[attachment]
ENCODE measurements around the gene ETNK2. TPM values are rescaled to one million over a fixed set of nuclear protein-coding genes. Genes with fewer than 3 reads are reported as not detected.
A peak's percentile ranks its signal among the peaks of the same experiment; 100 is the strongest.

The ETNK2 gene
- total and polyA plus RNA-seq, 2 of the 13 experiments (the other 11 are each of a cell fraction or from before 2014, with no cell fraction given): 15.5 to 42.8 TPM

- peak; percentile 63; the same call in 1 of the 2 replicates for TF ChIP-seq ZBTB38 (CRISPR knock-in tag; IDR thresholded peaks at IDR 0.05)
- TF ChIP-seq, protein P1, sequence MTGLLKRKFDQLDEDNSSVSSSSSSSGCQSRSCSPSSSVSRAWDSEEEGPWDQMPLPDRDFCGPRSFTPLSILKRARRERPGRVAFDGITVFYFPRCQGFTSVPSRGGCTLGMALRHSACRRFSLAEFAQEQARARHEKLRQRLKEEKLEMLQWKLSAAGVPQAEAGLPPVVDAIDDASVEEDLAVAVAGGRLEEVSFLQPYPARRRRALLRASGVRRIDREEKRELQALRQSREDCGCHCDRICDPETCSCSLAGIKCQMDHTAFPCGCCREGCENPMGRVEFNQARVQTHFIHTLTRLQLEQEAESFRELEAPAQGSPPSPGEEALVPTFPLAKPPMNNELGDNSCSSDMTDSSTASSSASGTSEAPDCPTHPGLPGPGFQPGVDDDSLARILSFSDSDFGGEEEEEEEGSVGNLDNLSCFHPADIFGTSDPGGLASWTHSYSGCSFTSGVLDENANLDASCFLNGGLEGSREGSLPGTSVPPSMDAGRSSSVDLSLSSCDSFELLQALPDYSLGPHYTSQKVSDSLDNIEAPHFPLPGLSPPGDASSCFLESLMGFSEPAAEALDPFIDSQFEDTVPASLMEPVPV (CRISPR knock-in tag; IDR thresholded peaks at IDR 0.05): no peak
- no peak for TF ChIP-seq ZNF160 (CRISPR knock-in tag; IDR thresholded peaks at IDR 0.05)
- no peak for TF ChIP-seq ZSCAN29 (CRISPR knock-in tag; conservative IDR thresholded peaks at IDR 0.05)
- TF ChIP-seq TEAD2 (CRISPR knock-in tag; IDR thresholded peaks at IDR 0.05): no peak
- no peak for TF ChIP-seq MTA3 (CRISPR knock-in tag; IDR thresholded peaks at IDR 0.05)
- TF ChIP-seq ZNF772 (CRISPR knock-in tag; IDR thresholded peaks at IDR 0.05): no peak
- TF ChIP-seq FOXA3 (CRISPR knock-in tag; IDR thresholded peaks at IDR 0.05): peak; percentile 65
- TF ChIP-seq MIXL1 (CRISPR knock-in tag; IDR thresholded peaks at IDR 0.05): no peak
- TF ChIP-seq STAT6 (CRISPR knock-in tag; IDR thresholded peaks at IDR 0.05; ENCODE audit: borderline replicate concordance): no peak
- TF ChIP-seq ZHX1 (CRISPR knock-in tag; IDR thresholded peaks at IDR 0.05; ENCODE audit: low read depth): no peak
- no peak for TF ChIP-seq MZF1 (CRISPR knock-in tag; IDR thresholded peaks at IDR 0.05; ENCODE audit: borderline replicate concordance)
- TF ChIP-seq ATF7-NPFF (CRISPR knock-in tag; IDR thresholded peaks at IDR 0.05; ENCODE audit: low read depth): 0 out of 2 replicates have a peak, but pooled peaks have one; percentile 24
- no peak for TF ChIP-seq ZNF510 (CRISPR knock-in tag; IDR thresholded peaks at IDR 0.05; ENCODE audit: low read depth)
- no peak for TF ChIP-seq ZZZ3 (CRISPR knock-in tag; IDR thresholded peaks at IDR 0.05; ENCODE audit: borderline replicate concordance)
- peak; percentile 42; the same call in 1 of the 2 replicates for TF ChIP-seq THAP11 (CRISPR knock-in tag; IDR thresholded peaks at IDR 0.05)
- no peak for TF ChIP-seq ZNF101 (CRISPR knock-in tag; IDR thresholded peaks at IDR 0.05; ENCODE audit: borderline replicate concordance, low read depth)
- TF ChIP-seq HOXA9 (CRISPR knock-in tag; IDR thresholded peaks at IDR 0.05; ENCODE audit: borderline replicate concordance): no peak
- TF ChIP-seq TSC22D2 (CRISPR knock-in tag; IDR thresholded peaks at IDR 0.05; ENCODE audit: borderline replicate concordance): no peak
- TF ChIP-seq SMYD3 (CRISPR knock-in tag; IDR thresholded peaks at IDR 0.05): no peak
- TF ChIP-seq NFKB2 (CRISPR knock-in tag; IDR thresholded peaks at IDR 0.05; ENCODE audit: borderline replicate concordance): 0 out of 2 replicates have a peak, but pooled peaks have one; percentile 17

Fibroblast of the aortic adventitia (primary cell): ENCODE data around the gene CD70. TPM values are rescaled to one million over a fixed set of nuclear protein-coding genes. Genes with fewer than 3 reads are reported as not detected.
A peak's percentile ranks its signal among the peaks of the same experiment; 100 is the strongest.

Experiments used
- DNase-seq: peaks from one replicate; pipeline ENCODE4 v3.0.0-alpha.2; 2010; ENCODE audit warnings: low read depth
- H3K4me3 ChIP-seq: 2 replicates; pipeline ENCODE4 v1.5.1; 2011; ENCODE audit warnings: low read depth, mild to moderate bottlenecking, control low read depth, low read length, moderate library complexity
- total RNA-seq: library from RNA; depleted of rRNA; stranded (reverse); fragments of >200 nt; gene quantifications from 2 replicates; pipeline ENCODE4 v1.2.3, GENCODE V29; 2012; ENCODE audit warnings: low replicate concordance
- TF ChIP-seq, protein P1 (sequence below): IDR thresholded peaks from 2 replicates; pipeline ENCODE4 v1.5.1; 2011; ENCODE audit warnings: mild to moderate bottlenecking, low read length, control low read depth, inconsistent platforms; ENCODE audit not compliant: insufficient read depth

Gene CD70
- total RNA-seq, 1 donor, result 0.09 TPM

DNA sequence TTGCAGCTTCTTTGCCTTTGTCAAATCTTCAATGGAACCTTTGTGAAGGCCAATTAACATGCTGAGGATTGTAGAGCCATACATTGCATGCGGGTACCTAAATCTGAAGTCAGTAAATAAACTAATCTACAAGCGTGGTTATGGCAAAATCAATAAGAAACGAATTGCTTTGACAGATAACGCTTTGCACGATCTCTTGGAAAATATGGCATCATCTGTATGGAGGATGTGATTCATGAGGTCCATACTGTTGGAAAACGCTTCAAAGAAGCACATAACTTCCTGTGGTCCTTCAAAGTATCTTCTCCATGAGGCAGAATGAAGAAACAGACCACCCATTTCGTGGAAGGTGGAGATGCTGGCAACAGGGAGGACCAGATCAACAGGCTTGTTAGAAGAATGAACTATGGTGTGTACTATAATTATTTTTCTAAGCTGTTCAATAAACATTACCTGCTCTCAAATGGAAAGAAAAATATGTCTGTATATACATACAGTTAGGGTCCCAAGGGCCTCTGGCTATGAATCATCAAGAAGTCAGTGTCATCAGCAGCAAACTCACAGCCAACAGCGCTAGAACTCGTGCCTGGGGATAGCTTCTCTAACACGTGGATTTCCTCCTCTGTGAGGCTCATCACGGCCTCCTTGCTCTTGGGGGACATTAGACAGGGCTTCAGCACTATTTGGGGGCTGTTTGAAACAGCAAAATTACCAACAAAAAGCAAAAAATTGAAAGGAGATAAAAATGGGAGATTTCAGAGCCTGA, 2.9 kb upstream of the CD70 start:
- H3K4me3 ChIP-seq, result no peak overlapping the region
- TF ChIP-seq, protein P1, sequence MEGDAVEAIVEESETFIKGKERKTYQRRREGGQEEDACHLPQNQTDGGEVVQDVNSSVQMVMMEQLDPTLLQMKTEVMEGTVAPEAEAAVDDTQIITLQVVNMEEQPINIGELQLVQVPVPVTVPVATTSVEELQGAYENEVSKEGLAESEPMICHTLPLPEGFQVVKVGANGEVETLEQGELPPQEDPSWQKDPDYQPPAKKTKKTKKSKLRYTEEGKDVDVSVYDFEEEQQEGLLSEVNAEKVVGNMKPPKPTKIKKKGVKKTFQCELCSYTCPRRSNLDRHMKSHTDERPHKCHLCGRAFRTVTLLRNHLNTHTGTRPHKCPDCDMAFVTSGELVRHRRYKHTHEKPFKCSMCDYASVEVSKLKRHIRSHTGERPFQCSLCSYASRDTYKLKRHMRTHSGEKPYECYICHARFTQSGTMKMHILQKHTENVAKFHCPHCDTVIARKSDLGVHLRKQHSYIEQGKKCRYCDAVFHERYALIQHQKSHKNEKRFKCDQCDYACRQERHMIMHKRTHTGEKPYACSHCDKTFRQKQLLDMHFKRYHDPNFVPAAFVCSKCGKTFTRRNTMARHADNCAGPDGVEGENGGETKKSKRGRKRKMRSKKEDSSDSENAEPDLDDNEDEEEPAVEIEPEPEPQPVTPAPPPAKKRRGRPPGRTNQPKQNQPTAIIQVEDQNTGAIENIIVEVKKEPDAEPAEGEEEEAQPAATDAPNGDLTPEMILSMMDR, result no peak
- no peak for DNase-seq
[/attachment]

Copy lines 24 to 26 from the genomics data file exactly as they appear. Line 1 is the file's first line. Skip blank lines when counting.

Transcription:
- TF ChIP-seq SMYD3 (CRISPR knock-in tag; IDR thresholded peaks at IDR 0.05): no peak
- TF ChIP-seq NFKB2 (CRISPR knock-in tag; IDR thresholded peaks at IDR 0.05; ENCODE audit: borderline replicate concordance): 0 out of 2 replicates have a peak, but pooled peaks have one; percentile 17

Fibroblast of the aortic adventitia (primary cell): ENCODE data around the gene CD70. TPM values are rescaled to one million over a fixed set of nuclear protein-coding genes. Genes with fewer than 3 reads are reported as not detected.